We are also thinking about how to ensure that screen time and digital tools for learning and sharing assignments are kept to a minimum; how to create a sustainable timetable that allows for small, focused group discussions; how we maintain social contact and group work between children, with both Switzerland and France (where many of our children live) in semi-confinement; and how we enable staff to continue planning and working collaboratively. This is important as their days have already become so busy that asking for additional online meetings seems unreasonable.
What we’ve learned
One thing is sure, when all of this is over, and we return to campus, we will all have learned new skills, new teaching strategies, built resilience, reflected on our practice, and will be better teachers and learners for it. But also, the lack of human contact over this period will have made us realise the importance of the people around us. It has demonstrated that whilst learning can happen online, schools are communities of people who are stronger together. It is the small social interactions that we often take for granted which really create our culture. This is what helps make us human beings.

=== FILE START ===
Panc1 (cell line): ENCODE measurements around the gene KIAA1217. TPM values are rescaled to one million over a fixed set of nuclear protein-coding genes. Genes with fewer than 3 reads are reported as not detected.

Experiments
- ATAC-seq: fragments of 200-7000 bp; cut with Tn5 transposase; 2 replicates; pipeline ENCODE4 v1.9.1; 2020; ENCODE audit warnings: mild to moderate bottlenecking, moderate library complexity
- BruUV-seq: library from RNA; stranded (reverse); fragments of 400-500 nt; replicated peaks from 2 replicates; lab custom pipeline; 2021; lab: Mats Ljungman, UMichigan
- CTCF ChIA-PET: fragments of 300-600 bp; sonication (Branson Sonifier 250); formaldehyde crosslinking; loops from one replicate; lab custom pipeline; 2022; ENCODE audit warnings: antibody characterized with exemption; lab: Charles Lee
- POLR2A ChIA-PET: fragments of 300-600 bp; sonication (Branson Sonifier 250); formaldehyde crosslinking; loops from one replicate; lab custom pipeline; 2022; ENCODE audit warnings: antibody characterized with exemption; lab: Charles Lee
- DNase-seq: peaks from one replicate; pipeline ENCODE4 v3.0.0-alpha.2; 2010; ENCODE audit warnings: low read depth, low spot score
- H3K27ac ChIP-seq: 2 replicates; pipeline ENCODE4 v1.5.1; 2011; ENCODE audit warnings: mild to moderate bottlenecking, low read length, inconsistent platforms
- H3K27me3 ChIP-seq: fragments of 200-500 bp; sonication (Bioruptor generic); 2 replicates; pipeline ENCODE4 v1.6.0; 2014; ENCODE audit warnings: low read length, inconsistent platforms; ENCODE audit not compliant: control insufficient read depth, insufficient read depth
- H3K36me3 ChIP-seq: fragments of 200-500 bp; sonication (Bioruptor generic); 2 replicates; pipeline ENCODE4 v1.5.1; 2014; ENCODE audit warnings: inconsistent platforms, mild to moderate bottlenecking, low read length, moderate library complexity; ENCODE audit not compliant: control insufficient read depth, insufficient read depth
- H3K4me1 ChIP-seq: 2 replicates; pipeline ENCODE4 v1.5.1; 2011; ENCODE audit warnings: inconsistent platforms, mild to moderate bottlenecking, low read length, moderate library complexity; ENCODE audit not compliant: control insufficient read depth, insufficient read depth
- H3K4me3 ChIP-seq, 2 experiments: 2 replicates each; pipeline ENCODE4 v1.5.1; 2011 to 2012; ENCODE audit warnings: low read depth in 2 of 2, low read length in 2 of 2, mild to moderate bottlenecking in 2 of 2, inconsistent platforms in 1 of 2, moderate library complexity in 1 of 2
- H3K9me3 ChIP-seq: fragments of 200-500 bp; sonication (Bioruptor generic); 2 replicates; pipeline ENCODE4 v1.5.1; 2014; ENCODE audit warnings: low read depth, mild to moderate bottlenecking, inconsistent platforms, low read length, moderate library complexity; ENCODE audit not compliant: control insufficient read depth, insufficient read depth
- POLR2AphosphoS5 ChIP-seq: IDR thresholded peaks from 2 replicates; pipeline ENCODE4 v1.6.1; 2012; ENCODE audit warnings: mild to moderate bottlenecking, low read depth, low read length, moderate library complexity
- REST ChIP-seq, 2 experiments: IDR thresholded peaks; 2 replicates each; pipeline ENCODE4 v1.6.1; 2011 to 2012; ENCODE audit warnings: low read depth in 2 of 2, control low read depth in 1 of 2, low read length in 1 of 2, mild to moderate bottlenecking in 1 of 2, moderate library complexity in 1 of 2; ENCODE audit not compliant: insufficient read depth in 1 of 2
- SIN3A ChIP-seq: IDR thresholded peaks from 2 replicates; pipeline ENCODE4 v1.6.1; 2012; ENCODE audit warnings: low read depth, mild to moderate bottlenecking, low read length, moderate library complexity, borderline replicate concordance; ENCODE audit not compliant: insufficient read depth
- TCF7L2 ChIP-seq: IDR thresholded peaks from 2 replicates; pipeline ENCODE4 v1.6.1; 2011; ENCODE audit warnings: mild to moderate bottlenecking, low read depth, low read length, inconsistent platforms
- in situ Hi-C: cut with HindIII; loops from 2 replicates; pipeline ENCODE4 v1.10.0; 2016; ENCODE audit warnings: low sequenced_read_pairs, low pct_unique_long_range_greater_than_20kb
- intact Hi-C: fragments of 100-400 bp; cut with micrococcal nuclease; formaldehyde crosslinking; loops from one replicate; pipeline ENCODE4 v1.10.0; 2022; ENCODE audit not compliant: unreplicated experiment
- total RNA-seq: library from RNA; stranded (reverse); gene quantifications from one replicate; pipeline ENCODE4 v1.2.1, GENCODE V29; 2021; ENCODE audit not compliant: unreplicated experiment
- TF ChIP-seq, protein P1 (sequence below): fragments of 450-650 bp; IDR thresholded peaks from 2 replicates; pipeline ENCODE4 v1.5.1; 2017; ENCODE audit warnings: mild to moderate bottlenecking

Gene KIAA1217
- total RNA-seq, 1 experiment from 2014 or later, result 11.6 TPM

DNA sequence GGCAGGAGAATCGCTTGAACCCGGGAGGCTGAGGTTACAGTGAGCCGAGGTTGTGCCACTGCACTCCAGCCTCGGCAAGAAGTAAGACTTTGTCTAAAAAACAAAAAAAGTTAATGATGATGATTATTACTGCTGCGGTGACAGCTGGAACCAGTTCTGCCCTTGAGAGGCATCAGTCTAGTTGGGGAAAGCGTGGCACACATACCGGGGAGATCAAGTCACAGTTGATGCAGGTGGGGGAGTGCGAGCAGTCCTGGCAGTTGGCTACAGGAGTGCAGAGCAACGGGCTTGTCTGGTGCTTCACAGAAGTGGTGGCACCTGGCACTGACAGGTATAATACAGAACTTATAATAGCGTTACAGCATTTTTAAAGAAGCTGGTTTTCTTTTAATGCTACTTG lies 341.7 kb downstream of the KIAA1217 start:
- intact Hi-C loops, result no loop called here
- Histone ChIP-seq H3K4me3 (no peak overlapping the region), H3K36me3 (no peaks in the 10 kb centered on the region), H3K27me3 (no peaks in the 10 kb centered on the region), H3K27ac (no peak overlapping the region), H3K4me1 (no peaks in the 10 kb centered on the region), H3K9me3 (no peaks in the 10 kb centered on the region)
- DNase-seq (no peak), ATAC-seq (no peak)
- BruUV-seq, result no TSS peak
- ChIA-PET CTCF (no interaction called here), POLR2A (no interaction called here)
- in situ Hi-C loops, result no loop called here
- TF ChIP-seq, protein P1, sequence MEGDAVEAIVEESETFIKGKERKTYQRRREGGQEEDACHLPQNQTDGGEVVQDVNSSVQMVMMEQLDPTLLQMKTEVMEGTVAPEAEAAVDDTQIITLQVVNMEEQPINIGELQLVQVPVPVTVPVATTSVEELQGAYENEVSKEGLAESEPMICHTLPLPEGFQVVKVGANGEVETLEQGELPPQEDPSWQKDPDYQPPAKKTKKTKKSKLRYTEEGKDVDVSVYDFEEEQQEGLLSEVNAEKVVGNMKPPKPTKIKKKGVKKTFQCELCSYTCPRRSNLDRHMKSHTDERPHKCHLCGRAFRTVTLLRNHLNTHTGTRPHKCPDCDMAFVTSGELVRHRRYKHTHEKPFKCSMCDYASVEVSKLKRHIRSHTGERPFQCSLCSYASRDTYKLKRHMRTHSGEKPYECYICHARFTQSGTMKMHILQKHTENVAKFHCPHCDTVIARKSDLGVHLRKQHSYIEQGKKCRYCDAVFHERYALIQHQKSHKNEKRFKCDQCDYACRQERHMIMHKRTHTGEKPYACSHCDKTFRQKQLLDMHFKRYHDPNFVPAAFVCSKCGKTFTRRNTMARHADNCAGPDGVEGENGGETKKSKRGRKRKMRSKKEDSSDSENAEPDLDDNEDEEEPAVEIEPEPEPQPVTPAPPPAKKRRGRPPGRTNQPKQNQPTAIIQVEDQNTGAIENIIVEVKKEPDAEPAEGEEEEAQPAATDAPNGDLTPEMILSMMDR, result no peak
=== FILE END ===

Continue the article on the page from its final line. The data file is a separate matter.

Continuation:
About the author
Christelle LONEZ’s 24-year career as an educator has taken her from her all over the globe. Most recently, she has found herself in Geneva (Switzerland) in 2015. These experiences have enabled her to gain wide-ranging perspectives on educational best practice around the world.
Early in her career, Christelle taught French in Louisiana public schools for the Council for the Development of French in Louisiana (CODOFIL). The council’s mission is to support and grow Louisiana’s francophone communities through scholarships. This experience impacted her professionally and personally, increasing her existing belief in the power of language learning and caring relationships.
Christelle is the Primary School Principal at Campus des Nations. She drives innovation through student-centred decision-making and a focus on inclusive education, inquiry-based and experiential learning.
Christelle is an active volunteer in the International Baccalaureate Educator Network. She participates and leads accreditation visits on behalf of the International Baccalaureate Organisation.
In Her Free Time
Christelle is a keen photographer, enjoys hiking and skiing, international cuisine and cinema and enjoys travelling with her two children. The youngest one studies at Campus des Nations Secondary school.